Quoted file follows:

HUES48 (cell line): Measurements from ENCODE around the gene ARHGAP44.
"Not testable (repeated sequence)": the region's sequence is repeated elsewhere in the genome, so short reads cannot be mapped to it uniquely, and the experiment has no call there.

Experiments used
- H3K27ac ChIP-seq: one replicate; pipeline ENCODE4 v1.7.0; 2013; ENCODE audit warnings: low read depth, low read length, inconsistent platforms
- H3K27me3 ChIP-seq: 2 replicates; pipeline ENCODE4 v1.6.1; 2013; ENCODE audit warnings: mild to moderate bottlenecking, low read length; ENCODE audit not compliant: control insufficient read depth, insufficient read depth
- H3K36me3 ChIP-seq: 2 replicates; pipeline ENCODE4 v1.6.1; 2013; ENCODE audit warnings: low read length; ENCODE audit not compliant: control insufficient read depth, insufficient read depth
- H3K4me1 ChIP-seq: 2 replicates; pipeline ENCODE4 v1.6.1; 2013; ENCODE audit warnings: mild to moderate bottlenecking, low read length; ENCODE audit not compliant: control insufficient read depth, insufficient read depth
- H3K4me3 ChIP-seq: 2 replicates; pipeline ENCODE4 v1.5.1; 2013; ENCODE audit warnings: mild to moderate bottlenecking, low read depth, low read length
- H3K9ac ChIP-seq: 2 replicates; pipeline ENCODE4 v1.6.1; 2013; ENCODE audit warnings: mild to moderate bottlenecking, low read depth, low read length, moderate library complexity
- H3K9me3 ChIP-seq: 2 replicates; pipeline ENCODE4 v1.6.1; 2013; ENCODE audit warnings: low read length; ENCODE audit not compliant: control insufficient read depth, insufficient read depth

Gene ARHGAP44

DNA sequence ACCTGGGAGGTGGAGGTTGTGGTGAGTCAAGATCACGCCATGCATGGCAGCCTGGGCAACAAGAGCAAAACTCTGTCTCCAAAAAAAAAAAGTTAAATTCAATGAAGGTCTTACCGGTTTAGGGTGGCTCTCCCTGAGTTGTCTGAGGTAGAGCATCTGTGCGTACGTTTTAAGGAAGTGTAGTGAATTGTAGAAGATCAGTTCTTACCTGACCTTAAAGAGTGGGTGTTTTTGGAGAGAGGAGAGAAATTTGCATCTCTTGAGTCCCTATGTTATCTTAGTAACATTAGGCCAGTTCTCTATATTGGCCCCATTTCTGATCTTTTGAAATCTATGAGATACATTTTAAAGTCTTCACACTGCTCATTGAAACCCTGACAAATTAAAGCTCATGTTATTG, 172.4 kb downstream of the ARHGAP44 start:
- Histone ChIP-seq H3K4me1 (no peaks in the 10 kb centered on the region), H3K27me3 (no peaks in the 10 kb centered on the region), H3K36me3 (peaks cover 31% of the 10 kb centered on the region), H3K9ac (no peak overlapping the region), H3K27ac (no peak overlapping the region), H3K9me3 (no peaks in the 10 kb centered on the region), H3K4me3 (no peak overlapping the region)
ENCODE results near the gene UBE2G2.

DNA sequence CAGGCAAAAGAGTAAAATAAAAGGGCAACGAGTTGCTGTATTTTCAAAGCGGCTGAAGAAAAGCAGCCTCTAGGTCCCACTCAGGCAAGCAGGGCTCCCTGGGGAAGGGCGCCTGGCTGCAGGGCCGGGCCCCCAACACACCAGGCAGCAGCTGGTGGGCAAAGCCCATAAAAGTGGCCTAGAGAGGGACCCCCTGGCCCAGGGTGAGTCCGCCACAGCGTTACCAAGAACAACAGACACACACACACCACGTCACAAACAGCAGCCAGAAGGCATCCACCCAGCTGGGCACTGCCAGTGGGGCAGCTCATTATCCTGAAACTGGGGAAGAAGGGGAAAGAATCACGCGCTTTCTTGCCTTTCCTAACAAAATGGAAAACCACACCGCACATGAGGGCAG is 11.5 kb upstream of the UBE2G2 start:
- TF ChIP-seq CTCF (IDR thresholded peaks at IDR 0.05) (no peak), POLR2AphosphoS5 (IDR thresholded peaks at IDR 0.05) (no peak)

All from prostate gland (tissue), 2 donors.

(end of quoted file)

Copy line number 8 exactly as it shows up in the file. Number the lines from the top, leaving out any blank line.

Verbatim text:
- H3K4me3 ChIP-seq: 2 replicates; pipeline ENCODE4 v1.5.1; 2013; ENCODE audit warnings: mild to moderate bottlenecking, low read depth, low read length